Last week we focused on one of my very favorite skills to teach: making inferences. Although this skill is not explicitly in the common core standards for 2nd grade, it is part of CAFE. Also, RL2.1 and RI2.1 both say “Ask and answer such questions as who, what, where, when, why, and how to demonstrate understanding of key details in a text.”. I feel like this is not possible without students being able to infer information that is not explicitly explained in the text.
Here was my first (and favorite lesson) on inferring.
I told my kiddos that I was going on a trip, but I wasn’t going to tell them where I was going right out. They had to look at my clues to figure it out. I then started pulling all of this stuff out of my bag. Hands shot up immediately and I heard a lot of “oohh, ooohhh I know!!”. They very easily were able to guess I was going to the beach. We discuss how they were able to figure it out.
First, they told me that the stuff I brought out was all “beach” stuff. I asked how they knew that, and they eventually were able to articulate that they knew it because they’ve been to the beach so they know what you need.
Next, I brought out inference anchor chart and we talked about what it meant.
We have previously talked about schema, so this isn’t a knew word. We discussed how you infer by using your prior knowledge and text evidence from the book to figure out something that the author didn’t come right out and tell you.
For short, I told them, we use the book plus or brain.
Through out the week, we read some great books for inferring. Here are the books we read.
This is the perfect book to start your inferring journey with your students. The simple words and clear pictures provide multiple opportunities to infer.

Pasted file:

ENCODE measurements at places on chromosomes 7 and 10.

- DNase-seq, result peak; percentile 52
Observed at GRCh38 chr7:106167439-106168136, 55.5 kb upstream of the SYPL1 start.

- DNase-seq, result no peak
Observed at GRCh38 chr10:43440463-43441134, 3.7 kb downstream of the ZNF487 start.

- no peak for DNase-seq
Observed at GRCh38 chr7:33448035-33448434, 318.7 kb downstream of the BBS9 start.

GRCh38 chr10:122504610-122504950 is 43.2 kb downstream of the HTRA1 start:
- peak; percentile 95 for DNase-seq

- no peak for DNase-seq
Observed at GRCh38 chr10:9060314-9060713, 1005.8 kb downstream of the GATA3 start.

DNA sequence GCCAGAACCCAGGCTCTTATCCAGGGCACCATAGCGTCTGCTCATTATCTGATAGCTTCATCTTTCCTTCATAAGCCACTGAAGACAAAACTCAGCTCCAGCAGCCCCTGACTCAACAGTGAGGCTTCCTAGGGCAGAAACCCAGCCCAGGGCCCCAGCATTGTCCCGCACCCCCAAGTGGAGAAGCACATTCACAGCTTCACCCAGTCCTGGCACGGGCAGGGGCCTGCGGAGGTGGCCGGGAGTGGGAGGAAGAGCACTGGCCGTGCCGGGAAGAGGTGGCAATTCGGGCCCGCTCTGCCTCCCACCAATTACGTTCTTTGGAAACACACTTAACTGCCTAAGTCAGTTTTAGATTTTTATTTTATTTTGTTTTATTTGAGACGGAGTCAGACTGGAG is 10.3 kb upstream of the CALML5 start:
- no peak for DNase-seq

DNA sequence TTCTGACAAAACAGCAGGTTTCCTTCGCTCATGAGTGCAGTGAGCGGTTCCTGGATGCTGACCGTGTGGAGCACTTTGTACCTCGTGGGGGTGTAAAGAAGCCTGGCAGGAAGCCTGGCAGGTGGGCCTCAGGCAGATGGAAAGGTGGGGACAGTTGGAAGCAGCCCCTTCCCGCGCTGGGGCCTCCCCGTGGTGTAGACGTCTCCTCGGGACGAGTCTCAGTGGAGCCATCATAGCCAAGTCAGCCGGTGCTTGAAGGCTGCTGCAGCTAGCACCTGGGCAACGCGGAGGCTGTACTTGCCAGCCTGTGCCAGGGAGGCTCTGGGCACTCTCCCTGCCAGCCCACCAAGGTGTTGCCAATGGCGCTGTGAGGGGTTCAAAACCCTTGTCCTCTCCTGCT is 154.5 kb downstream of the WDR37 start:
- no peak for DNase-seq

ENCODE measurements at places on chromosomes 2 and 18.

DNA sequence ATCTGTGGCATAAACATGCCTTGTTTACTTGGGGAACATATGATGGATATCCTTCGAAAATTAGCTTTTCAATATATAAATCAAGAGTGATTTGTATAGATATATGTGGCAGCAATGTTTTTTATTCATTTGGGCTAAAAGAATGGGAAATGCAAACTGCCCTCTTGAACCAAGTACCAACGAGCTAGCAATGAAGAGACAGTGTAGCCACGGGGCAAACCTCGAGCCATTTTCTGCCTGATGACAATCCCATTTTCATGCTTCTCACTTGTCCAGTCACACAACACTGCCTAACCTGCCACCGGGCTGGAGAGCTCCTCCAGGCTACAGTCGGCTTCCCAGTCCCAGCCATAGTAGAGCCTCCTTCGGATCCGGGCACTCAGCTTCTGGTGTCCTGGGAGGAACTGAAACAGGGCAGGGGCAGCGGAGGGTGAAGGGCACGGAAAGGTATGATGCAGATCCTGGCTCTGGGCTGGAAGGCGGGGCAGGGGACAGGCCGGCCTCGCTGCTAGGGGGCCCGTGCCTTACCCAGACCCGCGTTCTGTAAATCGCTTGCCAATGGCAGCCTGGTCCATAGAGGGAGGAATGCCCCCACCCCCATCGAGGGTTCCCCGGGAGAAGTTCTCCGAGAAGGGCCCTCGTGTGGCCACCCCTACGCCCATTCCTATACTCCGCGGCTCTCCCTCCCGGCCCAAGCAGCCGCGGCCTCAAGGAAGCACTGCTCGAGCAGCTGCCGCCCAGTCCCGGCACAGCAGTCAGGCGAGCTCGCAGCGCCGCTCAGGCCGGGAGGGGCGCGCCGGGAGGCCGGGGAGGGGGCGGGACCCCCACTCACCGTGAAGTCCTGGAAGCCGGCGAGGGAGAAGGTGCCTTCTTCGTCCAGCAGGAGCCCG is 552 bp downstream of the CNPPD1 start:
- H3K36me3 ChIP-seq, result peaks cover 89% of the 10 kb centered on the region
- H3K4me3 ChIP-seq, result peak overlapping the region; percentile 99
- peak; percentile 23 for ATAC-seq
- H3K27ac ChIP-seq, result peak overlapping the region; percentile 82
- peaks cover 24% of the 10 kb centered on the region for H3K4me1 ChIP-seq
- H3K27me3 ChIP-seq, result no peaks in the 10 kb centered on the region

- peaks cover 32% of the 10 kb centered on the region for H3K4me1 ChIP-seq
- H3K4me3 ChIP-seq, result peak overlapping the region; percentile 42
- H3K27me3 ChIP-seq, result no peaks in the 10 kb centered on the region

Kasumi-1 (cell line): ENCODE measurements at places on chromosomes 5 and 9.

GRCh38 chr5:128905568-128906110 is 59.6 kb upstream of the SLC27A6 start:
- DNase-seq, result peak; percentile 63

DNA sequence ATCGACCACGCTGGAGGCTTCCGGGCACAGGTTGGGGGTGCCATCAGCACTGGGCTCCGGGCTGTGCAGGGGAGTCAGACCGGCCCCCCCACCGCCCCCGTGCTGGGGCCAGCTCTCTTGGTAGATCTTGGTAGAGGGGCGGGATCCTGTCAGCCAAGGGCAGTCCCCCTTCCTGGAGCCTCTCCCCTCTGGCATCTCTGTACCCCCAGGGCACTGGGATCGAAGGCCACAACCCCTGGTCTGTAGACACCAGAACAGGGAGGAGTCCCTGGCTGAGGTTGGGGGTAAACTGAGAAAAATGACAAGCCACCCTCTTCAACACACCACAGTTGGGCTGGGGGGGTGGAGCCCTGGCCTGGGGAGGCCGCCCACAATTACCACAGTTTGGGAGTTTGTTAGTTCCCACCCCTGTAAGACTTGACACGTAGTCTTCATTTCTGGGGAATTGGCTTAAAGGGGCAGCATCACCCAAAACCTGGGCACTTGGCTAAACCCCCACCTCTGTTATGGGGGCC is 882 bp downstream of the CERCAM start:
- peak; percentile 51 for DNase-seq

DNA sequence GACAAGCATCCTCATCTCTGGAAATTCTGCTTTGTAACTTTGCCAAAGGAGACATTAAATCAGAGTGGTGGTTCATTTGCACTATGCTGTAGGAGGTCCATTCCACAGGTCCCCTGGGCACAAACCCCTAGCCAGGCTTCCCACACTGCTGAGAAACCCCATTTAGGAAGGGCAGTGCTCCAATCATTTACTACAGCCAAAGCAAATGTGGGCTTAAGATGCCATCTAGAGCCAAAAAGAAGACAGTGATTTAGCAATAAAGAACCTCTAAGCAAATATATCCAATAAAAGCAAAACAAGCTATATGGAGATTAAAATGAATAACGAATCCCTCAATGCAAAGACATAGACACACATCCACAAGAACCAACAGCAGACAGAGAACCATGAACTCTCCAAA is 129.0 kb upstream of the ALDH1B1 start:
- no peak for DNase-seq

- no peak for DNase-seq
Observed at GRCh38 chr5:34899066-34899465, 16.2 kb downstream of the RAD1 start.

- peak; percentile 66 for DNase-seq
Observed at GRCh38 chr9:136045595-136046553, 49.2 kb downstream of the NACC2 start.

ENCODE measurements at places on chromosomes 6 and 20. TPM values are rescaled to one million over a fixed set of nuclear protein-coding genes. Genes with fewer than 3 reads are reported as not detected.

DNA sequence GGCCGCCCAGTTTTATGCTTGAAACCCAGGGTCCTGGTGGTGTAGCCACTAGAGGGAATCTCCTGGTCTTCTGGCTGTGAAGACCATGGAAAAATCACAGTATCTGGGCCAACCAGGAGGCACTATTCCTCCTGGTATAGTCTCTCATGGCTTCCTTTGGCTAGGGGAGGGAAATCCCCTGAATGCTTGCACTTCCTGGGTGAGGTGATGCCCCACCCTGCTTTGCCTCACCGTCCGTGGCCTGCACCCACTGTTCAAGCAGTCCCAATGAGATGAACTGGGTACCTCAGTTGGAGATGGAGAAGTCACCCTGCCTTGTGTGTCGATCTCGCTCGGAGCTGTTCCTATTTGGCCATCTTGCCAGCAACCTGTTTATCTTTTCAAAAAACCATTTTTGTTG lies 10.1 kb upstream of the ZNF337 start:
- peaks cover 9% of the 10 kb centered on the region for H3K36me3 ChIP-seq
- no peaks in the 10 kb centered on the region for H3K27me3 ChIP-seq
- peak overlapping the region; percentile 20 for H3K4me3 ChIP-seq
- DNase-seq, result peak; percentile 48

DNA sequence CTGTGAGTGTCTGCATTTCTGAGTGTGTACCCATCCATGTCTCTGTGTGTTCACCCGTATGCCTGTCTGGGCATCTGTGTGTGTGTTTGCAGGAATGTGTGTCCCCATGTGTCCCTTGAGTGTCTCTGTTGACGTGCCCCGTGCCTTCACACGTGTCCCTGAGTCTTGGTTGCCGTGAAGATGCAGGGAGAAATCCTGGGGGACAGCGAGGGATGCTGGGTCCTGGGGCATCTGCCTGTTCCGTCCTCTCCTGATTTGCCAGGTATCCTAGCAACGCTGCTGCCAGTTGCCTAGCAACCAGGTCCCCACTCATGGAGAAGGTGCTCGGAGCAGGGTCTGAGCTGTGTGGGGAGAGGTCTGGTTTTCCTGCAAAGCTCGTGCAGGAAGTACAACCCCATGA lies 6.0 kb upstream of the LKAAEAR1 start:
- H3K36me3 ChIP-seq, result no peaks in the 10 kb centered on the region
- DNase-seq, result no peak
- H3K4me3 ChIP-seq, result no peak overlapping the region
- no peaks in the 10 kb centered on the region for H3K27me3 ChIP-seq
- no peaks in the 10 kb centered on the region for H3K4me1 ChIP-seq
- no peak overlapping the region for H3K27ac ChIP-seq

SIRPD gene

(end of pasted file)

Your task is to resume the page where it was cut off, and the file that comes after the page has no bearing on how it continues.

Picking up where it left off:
Not only will this book make your kiddos laugh the whole time, but at the end, they can infer that, no animals shouldn’t wear clothes, because people should!
As we read, my students took notes on their inferences.
Next, we read a great, wordless book.
Tuesday is another hilarious book that your students will love. Wait until the last page for your students to start inferring what is happening.
The Relatives Came is another fantastic book that your students can infer through the whole reading process.
And again, my students took notes as they read.
The rest of the week, we started focusing on answering explicit and inferred questions while we read, and learning about inferring certainly main it easier because they understood that they had to give me proof with their answers.
This week we’re continuing to work on asking and answering questions.
Let me know how you teach making inferences!
**Edit** I had a few people ask for the inference book, so if you’re interested, click the picture below to purchase it from my TPT store (only $1.50).
Have a great Sunday!